Each May, scores of youngsters embark on another important step in their spiritual journeys. Many Christian children will receive their First Holy Communion and participate in a sacrament that will further solidify their connection to God and the church. It is one of the important sacraments of initiation.
Children did not always participate in the Sacrament of Communion at this stage in their lives. Until roughly the 13th century, children were admitted to Communion from infancy. In fact, at baptism, children were at once confirmed and then given the Eucharist in the form of some consecrated wine. Some churches still continue this practice, including Eastern Orthodox Churches, the Oriental Orthodox Churches and the Assyrian Church of the East. By the 1200s, Communion was delayed until an age when children would have an understanding of the Eucharist and also sin and forgiveness.
Under Pope Pius X, who served as Pope from 1903 to 1914, children could receive Communion as soon as they could distinguish the Bread of the Eucharist as being Christ Himself, and not just ordinary bread. Thus, the inclusion of younger children in the Sacrament of First Holy Communion became more finite in churches around the world.
The month of May is a customary time for the Sacrament of Communion to be held. While there is no documented reasoning behind offering the sacrament in May, it may be because May falls after the important Lenten season and the miracle of Easter. Furthermore, May is often a time when religious education classes culminate, and children have been properly instructed as to their duties upon receiving their First Holy Communion, including participating in the Sacrament of Penance. Children also have been taught what it means to display an attitude of reverence at Mass. It also does not hurt that May tends to be a mild month, and one that makes a beautiful spring backdrop for communion festivities.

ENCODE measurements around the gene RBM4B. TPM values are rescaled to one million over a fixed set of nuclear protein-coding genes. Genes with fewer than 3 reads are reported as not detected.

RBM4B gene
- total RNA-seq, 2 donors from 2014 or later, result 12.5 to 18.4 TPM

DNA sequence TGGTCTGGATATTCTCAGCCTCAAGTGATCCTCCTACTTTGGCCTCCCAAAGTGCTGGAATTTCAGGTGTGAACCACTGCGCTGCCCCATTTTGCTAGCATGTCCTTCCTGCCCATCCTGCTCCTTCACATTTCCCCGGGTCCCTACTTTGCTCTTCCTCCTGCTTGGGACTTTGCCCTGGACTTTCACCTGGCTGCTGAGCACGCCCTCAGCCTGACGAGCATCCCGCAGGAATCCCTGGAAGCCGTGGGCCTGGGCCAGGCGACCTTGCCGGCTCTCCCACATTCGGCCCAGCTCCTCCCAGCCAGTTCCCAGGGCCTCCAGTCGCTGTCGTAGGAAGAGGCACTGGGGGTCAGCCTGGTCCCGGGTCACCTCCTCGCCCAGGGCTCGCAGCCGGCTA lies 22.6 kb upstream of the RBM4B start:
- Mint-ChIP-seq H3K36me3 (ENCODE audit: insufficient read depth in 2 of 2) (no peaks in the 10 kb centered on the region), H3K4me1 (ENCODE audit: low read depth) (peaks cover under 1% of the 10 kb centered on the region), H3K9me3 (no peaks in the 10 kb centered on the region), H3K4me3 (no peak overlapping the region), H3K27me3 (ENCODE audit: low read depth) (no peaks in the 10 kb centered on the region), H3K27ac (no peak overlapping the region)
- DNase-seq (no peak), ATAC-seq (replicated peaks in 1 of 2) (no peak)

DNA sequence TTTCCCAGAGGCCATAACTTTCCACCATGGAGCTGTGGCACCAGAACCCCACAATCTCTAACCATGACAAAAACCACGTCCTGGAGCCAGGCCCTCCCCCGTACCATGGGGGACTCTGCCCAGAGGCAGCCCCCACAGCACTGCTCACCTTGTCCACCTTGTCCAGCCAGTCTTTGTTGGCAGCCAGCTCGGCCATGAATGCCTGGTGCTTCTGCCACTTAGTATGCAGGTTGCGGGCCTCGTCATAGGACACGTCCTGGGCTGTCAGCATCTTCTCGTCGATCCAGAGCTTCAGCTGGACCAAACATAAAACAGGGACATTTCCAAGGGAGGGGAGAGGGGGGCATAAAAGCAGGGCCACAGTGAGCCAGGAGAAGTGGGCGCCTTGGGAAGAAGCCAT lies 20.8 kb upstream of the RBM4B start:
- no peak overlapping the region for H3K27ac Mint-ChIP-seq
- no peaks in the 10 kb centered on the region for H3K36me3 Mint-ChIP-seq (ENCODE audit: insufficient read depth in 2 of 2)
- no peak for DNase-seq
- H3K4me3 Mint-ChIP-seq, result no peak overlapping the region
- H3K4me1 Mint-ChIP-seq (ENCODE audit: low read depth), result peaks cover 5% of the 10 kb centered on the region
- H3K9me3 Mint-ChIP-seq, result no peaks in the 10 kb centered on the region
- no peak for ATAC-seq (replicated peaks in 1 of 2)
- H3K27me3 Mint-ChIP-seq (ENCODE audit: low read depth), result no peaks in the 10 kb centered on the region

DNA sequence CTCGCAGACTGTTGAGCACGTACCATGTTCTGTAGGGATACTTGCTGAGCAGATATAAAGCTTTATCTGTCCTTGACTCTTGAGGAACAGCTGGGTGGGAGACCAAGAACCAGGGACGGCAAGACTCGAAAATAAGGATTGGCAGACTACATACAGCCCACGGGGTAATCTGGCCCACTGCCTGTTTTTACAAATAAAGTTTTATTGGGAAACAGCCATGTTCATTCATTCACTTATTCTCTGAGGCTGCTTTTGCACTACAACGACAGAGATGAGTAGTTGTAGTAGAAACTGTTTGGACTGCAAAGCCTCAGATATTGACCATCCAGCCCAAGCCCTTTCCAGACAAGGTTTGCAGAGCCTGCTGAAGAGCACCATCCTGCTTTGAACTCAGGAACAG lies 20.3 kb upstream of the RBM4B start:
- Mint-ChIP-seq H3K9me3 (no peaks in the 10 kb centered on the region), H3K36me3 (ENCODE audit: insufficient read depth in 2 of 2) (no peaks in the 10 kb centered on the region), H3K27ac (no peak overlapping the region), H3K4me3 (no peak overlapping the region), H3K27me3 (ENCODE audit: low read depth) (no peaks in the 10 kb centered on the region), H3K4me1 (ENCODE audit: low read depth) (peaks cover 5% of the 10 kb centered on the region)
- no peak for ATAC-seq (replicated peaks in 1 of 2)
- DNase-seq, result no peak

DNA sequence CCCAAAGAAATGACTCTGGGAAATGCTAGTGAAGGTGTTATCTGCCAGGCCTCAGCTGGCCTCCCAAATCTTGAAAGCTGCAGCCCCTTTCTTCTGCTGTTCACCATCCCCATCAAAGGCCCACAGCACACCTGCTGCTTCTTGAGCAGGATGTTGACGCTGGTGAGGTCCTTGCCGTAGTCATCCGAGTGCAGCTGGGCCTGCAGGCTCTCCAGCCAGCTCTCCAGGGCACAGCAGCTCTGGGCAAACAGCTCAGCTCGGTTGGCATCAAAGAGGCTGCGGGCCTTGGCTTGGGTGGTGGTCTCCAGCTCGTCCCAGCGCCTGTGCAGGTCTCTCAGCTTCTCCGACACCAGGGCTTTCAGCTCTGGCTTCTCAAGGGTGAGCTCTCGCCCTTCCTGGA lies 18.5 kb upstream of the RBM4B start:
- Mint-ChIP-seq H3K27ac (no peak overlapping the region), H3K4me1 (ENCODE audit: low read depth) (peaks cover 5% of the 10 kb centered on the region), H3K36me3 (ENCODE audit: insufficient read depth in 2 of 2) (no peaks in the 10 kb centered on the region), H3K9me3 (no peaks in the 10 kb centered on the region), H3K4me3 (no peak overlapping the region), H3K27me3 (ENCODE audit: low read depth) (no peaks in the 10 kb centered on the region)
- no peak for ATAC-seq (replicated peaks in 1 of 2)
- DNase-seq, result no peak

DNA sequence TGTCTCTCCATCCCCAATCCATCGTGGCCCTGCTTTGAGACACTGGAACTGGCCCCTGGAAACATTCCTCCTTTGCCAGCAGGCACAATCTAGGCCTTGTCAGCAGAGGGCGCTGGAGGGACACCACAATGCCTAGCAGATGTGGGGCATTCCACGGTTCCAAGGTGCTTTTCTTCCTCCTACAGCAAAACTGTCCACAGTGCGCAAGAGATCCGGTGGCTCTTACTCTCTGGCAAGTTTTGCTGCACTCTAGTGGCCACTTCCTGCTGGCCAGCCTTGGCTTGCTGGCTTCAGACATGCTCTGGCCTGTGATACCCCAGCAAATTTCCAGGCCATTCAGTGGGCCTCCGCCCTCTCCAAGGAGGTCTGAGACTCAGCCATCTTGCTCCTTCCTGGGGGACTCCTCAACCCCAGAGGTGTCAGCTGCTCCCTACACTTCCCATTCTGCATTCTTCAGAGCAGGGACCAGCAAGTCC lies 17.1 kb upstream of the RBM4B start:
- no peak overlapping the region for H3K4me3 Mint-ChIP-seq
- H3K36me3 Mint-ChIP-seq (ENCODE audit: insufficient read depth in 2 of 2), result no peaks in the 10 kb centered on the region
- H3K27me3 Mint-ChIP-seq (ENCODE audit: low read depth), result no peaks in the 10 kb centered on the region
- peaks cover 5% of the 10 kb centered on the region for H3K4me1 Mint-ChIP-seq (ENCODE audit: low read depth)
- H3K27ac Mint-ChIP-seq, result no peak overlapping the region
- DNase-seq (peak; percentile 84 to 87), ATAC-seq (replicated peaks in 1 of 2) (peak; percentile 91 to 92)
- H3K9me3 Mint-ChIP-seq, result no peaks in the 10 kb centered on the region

While First Holy Communion is widely associated with Roman Catholics, many Protestant churches also celebrate this sacrament, albeit in a less elaborate manner.
Communion season is arriving, and soon children will be seen in neighborhoods near and far wearing their Sunday best and participating in a ceremony that further initiates them into their Christian faith.